If Clin­ton runs, no doubt she will have op­pos­i­tion, al­though most think that if she is in the race, fel­low New York­ers Gov. An­drew Cuomo and Sen. Kirsten Gil­librand will stay on the side­lines; it would seem less likely, however, that the oth­er po­ten­tial fe­male con­tenders, folks such as Sens. Amy Klobuchar of Min­nesota and Eliza­beth War­ren of Mas­sachu­setts, might hold back. My hunch is that Vice Pres­id­ent Joe Biden, who will be turn­ing 74 two weeks after the 2016 elec­tion, would pass on run­ning if Clin­ton is in the race. But there is no way that Clin­ton would get a free ride for the nom­in­a­tion; it is no secret that former Ver­mont Gov. Howard Dean has been angling for an­oth­er stab at run­ning, as have Govs. John Hick­en­loop­er of Col­or­ado, Mar­tin O’Mal­ley of Mary­land, and maybe even former Montana Gov. Bri­an Sch­weitzer. At least one or two of these guys would likely choose to take Clin­ton on, know­ing that the ex­pect­a­tions are low, but that she could stumble or light­ning could strike. Should Clin­ton not run, watch for every name men­tioned above, plus oth­ers, to ser­i­ously look at the race.

On the GOP side, the first two ques­tions are wheth­er former Flor­ida Gov. Jeb Bush and Christie will run. Al­though Bush would prob­ably be a very for­mid­able can­did­ate not­with­stand­ing his last name (an is­sue Clin­ton would have to con­tend with as well) and is said to love the idea of run­ning for and ac­tu­ally serving as pres­id­ent, my bet is that he doesn’t run, that he has too many fam­ily con­sid­er­a­tions that ar­gue against it. The time when male can­did­ates got away with ig­nor­ing the wishes and needs of their fam­il­ies is pretty much gone. Bush’s ab­sence would be a loss for the GOP. Next comes Christie, who would clearly be well po­si­tioned to win a gen­er­al elec­tion, win­ning votes from both in­de­pend­ents and mod­er­ates (the lat­ter a group that Mitt Rom­ney lost by 15 points) as well as likely pick­ing off a few Demo­crats. However, as strong as I think he could be in a gen­er­al elec­tion, two things hold me back from say­ing Christie is the front-run­ner: First, will a party that ser­i­ously con­sidered nom­in­at­ing Michele Bach­mann, Her­man Cain, Rick San­tor­um, Rick Perry, and Newt Gin­grich really turn around a re­l­at­ive cent­rist like Christie? Should Re­pub­lic­ans do so? Yes. Will it be likely? No. Christie could win a GOP nom­in­a­tion only if hard-char­ging, take-no-pris­on­ers con­ser­vat­ives lead the party to a massive elect­or­al de­feat, trig­ger­ing a hard turn to the middle, as Re­pub­lic­ans made in 1968, after the 1964 Barry Gold­wa­ter de­bacle, or as Demo­crats did in 1976, after George McGov­ern led Demo­crats over the cliff in 1972.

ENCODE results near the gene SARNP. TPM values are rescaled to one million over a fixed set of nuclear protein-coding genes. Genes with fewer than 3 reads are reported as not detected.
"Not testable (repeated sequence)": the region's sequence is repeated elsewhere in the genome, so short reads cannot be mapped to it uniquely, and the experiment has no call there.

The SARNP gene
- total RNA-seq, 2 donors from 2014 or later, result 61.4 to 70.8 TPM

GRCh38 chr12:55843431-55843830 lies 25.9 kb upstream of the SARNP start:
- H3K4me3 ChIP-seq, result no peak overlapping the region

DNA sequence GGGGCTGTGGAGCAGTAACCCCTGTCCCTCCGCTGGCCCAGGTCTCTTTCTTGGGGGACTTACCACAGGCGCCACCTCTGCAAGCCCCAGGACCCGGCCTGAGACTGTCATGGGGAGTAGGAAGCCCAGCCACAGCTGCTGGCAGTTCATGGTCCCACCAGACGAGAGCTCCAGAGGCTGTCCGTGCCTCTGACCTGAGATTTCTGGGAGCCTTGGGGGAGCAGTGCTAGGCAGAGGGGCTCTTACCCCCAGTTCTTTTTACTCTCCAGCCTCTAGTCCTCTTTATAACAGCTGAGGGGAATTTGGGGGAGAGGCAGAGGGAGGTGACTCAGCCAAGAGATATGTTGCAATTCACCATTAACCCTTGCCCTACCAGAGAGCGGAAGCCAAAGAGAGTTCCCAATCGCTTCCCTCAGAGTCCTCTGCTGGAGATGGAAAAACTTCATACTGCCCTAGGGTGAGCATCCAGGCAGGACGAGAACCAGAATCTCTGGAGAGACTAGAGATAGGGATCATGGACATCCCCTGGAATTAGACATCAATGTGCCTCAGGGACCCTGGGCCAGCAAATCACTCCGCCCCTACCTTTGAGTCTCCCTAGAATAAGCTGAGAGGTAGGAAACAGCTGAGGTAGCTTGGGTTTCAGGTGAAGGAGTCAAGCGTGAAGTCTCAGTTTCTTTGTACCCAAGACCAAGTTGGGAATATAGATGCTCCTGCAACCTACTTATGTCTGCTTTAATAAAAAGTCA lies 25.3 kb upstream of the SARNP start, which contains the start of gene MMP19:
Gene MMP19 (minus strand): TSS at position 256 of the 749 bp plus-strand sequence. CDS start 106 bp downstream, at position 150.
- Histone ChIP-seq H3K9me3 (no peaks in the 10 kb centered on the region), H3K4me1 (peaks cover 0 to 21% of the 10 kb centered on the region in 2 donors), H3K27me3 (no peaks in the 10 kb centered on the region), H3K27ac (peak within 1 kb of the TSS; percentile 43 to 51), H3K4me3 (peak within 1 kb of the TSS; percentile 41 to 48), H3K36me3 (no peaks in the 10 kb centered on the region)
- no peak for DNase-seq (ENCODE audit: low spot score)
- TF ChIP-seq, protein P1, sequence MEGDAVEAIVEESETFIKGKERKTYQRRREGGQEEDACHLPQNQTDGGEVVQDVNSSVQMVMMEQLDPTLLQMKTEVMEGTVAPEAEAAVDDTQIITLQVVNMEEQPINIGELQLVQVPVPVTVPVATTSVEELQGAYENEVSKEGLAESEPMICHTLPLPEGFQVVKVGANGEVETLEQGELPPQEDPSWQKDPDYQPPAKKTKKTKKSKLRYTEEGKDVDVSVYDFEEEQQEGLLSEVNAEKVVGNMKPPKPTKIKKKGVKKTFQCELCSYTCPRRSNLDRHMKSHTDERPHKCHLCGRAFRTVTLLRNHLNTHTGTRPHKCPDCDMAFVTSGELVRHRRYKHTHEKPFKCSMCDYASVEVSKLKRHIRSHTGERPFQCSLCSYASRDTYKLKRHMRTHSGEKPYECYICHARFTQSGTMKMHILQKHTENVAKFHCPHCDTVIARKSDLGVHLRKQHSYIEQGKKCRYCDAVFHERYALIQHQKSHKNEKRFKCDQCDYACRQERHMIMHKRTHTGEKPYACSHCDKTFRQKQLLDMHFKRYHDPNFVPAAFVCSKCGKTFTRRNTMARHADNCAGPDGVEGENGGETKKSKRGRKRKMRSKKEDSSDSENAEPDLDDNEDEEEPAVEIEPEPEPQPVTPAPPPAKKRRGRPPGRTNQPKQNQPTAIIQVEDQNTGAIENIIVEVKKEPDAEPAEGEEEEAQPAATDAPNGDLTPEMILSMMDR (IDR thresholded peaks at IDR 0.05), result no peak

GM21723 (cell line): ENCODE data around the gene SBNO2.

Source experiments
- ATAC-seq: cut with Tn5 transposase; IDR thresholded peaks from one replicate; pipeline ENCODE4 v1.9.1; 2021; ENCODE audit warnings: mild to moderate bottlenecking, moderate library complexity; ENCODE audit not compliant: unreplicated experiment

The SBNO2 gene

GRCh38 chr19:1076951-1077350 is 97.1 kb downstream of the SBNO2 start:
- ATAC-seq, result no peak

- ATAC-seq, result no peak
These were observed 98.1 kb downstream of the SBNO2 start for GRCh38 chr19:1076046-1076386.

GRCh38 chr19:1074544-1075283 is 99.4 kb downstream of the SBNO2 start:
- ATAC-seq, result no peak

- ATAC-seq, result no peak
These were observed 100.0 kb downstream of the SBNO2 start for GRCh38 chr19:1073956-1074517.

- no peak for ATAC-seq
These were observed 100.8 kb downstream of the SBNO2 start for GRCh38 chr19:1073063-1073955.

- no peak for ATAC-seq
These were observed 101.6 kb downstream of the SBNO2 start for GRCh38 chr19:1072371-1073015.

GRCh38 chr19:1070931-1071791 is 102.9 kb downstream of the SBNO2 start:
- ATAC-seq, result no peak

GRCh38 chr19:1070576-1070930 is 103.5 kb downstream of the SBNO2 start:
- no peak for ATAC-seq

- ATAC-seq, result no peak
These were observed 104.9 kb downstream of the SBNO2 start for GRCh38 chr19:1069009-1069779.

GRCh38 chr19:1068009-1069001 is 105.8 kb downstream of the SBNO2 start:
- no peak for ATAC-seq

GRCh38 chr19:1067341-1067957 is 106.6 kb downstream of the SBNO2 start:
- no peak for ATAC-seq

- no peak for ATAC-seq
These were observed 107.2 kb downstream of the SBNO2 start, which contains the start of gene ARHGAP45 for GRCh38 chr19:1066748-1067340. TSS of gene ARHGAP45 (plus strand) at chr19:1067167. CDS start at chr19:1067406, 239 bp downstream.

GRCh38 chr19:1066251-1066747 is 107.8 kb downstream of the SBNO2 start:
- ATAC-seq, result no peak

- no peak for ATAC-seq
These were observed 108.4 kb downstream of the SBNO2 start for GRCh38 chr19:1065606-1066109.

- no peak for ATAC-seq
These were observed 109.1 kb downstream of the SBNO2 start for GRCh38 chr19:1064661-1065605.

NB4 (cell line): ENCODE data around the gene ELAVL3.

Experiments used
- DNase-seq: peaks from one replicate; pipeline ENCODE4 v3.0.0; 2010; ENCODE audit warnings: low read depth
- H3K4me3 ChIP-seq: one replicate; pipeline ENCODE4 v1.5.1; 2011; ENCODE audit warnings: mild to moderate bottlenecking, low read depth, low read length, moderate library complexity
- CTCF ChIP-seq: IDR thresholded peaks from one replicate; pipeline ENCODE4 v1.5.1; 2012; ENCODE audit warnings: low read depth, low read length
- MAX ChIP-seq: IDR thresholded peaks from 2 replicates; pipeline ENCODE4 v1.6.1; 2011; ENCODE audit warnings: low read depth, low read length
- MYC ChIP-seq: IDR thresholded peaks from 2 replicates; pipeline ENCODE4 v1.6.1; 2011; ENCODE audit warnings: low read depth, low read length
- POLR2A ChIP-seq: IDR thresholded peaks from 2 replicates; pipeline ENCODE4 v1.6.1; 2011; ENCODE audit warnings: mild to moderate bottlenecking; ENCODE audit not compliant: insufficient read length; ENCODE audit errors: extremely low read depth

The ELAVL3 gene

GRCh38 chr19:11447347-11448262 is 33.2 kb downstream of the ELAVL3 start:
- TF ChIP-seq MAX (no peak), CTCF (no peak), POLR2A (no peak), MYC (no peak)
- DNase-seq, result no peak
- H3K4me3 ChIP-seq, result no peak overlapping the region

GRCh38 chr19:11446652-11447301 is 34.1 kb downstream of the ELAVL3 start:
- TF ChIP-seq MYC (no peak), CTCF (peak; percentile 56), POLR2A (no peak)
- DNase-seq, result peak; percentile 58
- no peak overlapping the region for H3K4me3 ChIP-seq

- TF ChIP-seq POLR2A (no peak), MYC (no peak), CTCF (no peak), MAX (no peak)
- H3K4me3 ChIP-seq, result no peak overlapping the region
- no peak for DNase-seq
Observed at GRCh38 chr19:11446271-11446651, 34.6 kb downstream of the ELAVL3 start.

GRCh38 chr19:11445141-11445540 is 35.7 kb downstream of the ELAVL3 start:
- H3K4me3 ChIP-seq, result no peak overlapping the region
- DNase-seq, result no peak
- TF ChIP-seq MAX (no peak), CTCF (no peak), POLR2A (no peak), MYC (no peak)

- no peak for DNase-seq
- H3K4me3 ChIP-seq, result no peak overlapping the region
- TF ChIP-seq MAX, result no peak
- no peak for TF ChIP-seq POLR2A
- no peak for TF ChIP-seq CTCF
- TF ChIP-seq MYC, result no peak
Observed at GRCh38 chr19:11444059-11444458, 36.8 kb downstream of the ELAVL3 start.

I frame a more likely Re­pub­lic­an field by sort­ing the po­ten­tial can­did­ates in­to three buck­ets or cat­egor­ies. First, 2012 nom­in­a­tion re­treads: Rick San­tor­um and Rick Perry are the most likely two, and pos­sibly, but not likely, Rep. Paul Ry­an, Rom­ney’s 2012 vice-pres­id­en­tial run­ning mate. Next come the newly elec­ted tea-party Sen­ate fresh­men, Cruz, Paul, and Ru­bio, al­though the Flor­idi­an may have hurt his chances enorm­ously by com­ing out for im­mig­ra­tion re­form and ef­fect­ively tak­ing one for the team. Ru­bio might ul­ti­mately get vin­dic­ated, but prob­ably not by 2016. Then come the gov­ernors: Louisi­ana’s Bobby Jin­dal, Ohio’s John Kasich, In­di­ana’s Mike Pence, and Wis­con­sin’s Scott Walk­er.

With the stated dis­claim­er that pres­id­en­tial-nom­in­a­tion spec­u­la­tion has an ac­cur­acy rate of only about 5 per­cent (plus or minus 5 per­cent), my money at this point is on Rand Paul from the sen­at­ors brack­et and Scott Walk­er for the gov­ernors. I’m not sure the re­tread brack­et is con­nec­ted in­to the fi­nals.